Emily’s House cares for children with complex, terminal illnesses, and offers their parents some respite
Catherine Porter / Toronto Star
Hunter Kemp, 8, tries to skip with his sister Willow and his volunteer caregiver, Taylor Peat, as his mother Sitara de Gagne looks on. Hunter still has debilitating pain in his legs from treatment for leukemia, which ended two years ago.
Catherine Porter Columnist, Published on Mon Apr 20 2015, in The Toronto Star
Hunter Kemp has two types of days.
“He couldn’t walk yesterday, the pain was so bad. He was screaming and crying,” says his mother, Sitara de Gagne, watching Hunter attempt jump rope with his little sister, Willow, and Taylor Peat.
Today is a good one. The eight-year-old spent his morning at a camp program for kids with cancer, and he has energy to burn. He wants Peat to climb the back-yard jungle gym with him.
Peat is a 28-year-old engineer who visits once a week to play with Hunter.
He’s not a cousin or old family friend; he’s a volunteer with Emily’s House, Toronto’s children’s hospice which opened two years ago.
The hospice has only six government-funded beds — regularly filled by children with complex, terminal illnesses. For the parents of those children, it offers respite — a chance, for once, to go out on a date night or sleep in, knowing their child is in loving, capable hands.
But there are far more than six terminally ill children in this city. For them, Emily’s House trains volunteers and sends them on home visits.
They might do laundry or run errands or tube-feed the child.
Or they might just play, so someone such as de Gagne can step into a luxurious shower and escape her anxiety for a few minutes.
“Sometimes I just watch them play,” says de Gagne. “It’s such a blessing to see Hunter play and be care free.”
I first heard about the community volunteer program while touring Emily’s House, a stunning place, full of light and warmth, in the renovated stone Governor’s House, across from the old Don Jail.
There are 25 full-time staff at Emily’s House. There are around 200 volunteers trained to work with children. They keep the place running.
Who are these people who chose to spend their free time bonding with dying children?
Just looking through the volunteer training program is enough to make you blanch; it’s 54 hours long! Volunteers learn practical nursing skills — transferring and diapering — but then there are the sections on “signs and symptoms of imminent of death,” “anticipatory grief/bereavement” and “ethics.”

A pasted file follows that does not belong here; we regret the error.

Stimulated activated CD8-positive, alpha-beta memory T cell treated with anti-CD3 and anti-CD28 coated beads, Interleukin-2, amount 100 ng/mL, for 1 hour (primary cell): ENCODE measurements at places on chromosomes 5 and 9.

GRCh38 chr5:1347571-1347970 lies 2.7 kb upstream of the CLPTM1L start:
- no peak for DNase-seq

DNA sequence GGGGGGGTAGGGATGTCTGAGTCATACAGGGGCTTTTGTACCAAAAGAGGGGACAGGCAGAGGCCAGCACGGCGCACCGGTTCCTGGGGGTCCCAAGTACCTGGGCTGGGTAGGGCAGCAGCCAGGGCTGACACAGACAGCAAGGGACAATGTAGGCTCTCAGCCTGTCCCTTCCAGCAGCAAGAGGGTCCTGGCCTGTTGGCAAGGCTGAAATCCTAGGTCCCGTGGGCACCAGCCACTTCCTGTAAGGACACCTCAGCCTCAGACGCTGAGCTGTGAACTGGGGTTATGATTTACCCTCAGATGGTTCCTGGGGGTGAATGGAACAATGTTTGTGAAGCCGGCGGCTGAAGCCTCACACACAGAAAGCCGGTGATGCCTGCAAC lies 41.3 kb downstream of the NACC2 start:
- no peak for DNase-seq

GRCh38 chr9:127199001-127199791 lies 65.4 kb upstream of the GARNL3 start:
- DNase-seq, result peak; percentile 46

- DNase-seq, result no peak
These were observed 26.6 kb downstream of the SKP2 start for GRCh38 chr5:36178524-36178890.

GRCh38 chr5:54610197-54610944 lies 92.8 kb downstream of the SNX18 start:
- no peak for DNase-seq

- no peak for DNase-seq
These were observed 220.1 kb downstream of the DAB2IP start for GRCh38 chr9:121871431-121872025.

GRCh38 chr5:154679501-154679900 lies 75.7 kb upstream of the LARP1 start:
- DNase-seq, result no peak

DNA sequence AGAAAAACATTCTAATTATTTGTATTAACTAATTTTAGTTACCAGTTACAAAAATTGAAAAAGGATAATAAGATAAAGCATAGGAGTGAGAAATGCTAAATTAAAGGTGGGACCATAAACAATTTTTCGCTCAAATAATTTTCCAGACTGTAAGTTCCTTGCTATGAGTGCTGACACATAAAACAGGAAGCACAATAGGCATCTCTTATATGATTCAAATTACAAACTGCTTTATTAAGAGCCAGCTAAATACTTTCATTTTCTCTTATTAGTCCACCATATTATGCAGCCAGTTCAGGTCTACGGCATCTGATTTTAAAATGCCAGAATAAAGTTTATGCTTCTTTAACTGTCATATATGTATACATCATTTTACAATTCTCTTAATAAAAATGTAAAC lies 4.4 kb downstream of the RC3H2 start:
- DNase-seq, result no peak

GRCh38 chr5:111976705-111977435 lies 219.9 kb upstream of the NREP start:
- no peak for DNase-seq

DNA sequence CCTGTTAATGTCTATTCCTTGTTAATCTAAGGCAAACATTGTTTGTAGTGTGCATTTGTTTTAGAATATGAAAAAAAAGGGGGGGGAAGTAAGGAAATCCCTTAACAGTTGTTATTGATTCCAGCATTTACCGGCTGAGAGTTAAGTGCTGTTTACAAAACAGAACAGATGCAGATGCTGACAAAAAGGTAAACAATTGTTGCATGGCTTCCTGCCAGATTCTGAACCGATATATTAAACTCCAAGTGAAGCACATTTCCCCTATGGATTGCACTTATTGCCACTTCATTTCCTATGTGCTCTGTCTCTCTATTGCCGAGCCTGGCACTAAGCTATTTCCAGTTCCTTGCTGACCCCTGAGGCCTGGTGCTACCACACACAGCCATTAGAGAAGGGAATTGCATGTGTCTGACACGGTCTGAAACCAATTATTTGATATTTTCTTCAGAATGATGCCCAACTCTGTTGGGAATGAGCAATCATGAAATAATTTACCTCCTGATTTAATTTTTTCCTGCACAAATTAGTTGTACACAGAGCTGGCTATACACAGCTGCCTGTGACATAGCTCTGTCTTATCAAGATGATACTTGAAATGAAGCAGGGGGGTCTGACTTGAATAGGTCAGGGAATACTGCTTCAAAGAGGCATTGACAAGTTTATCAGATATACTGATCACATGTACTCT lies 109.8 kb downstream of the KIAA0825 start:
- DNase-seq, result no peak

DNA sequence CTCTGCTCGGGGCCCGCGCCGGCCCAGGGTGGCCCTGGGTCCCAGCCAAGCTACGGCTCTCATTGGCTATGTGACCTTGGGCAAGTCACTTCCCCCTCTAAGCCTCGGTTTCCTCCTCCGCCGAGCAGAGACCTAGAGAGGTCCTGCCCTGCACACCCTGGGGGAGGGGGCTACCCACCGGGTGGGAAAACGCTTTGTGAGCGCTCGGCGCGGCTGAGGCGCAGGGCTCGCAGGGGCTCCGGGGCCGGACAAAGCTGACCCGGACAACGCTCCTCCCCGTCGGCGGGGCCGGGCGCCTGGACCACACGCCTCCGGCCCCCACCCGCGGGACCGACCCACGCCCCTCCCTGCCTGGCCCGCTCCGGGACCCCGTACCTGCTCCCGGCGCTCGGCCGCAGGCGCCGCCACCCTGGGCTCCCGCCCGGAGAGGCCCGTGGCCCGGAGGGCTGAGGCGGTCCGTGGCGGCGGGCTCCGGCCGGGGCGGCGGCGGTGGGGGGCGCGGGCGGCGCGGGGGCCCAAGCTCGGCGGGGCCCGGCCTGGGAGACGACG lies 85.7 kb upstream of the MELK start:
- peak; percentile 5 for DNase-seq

I asked Amanda Maragos, manager of volunteer services, what that last category might entail. She gives an example of visiting a 11-year-old dying of cancer who says: “I know I’m dying, even through my parents don’t want to talk about it.”
Hunter is not a typical client, because he is not dying. He finished chemotherapy two years ago for leukemia. De Gagne unpacked the hospital bag that stood sentry at the front door for five years.
But the family is stuck in cancer’s terrible shadow. Hunter misses every other day of school because of extreme fatigue or terrible pain in his legs and back — after-effects of chemotherapy, de Gagne says. He needs to be carried to the bathroom at night.
His weeks include pain management sessions and physiotherapy, instead of IV-hydration and chemotherapy.
“For Hunter, in a lot of ways, life didn’t get better after treatment; it was worse,” says de Gagne, who left her job at a financial-planning firm the day Hunter was diagnosed, and never returned.
After six years of tending to Hunter, she is exhausted and strung out, and there is no end in sight.
On bad days, Peat sits on the couch and reads to Hunter. Or they play cards.
“It gives you perspective on the problems in your life,” says Peat.
Like many of Emily House’s volunteers, Peat has had his own personal brush with death; when he was 18, his older brother died of lung cancer.
He watched his mother struggle. He wanted to help another family in the same circumstances.
There is a tenderness induced by suffering and death’s approach. He is continually touched by de Gagne’s loving patience with Hunter, Peat says.
“It’s crazy how much work she does,” he says. “It can be inspiring; the worst situation can bring out the best in people.”
But today is a good day, and good days must be relished. Hunter wants to build a fort down in Taylor Creek ravine behind his family home. So off they go, with Willow in tow.
“I think I’m going to slip inside and make a cup of tea,” says de Gagne.
We agree: Emily’s House volunteers are angels.
Catherine Porter can be reached at email@example.com